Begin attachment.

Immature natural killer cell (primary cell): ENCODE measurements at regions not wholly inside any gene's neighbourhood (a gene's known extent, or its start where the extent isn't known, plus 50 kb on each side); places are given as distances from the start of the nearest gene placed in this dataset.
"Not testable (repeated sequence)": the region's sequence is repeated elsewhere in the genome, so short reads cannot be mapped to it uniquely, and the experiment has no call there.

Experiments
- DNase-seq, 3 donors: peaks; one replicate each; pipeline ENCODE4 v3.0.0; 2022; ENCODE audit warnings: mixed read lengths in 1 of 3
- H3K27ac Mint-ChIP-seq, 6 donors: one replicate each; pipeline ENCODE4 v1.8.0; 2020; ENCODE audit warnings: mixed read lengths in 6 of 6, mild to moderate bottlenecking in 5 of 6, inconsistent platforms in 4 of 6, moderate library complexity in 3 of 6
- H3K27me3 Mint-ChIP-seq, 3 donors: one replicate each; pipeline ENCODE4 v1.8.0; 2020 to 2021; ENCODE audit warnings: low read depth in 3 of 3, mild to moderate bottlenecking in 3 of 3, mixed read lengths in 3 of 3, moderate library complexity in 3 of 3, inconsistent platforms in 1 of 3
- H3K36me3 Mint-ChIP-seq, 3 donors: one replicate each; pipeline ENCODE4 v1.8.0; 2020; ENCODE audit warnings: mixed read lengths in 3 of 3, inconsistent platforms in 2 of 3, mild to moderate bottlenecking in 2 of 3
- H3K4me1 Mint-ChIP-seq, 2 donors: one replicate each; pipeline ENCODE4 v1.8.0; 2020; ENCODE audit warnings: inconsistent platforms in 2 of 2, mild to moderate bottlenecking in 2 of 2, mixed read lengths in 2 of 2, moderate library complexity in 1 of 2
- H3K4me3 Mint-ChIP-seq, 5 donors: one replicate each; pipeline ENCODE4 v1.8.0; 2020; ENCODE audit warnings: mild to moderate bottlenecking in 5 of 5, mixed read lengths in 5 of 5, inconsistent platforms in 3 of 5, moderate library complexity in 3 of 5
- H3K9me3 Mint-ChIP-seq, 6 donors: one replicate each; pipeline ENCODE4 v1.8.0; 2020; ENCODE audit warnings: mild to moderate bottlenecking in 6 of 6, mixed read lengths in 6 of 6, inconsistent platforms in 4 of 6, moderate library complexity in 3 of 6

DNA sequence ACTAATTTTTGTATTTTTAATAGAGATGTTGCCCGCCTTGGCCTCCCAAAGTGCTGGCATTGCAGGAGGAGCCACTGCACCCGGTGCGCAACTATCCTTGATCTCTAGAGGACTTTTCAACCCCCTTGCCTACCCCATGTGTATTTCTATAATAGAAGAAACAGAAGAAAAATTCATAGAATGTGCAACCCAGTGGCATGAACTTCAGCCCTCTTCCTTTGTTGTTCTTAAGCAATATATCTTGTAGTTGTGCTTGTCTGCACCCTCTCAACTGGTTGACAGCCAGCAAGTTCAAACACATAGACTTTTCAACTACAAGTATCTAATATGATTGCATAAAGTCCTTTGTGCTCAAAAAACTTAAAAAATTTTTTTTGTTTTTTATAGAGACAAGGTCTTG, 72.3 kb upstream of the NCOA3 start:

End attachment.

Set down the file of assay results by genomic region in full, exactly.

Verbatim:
Immature natural killer cell (primary cell): ENCODE measurements at regions not wholly inside any gene's neighbourhood (a gene's known extent, or its start where the extent isn't known, plus 50 kb on each side); places are given as distances from the start of the nearest gene placed in this dataset.
"Not testable (repeated sequence)": the region's sequence is repeated elsewhere in the genome, so short reads cannot be mapped to it uniquely, and the experiment has no call there.

Experiments
- DNase-seq, 3 donors: peaks; one replicate each; pipeline ENCODE4 v3.0.0; 2022; ENCODE audit warnings: mixed read lengths in 1 of 3
- H3K27ac Mint-ChIP-seq, 6 donors: one replicate each; pipeline ENCODE4 v1.8.0; 2020; ENCODE audit warnings: mixed read lengths in 6 of 6, mild to moderate bottlenecking in 5 of 6, inconsistent platforms in 4 of 6, moderate library complexity in 3 of 6
- H3K27me3 Mint-ChIP-seq, 3 donors: one replicate each; pipeline ENCODE4 v1.8.0; 2020 to 2021; ENCODE audit warnings: low read depth in 3 of 3, mild to moderate bottlenecking in 3 of 3, mixed read lengths in 3 of 3, moderate library complexity in 3 of 3, inconsistent platforms in 1 of 3
- H3K36me3 Mint-ChIP-seq, 3 donors: one replicate each; pipeline ENCODE4 v1.8.0; 2020; ENCODE audit warnings: mixed read lengths in 3 of 3, inconsistent platforms in 2 of 3, mild to moderate bottlenecking in 2 of 3
- H3K4me1 Mint-ChIP-seq, 2 donors: one replicate each; pipeline ENCODE4 v1.8.0; 2020; ENCODE audit warnings: inconsistent platforms in 2 of 2, mild to moderate bottlenecking in 2 of 2, mixed read lengths in 2 of 2, moderate library complexity in 1 of 2
- H3K4me3 Mint-ChIP-seq, 5 donors: one replicate each; pipeline ENCODE4 v1.8.0; 2020; ENCODE audit warnings: mild to moderate bottlenecking in 5 of 5, mixed read lengths in 5 of 5, inconsistent platforms in 3 of 5, moderate library complexity in 3 of 5
- H3K9me3 Mint-ChIP-seq, 6 donors: one replicate each; pipeline ENCODE4 v1.8.0; 2020; ENCODE audit warnings: mild to moderate bottlenecking in 6 of 6, mixed read lengths in 6 of 6, inconsistent platforms in 4 of 6, moderate library complexity in 3 of 6

DNA sequence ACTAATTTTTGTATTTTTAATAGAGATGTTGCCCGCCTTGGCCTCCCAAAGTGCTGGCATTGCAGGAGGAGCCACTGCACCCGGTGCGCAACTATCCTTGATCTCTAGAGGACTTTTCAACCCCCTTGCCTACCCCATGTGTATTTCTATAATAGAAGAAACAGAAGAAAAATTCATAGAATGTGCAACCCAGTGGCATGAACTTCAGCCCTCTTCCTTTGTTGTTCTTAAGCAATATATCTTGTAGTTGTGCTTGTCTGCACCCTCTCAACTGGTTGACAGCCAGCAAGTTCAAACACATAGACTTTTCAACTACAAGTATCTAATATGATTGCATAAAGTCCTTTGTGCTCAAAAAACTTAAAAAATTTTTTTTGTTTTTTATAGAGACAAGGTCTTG, 72.3 kb upstream of the NCOA3 start: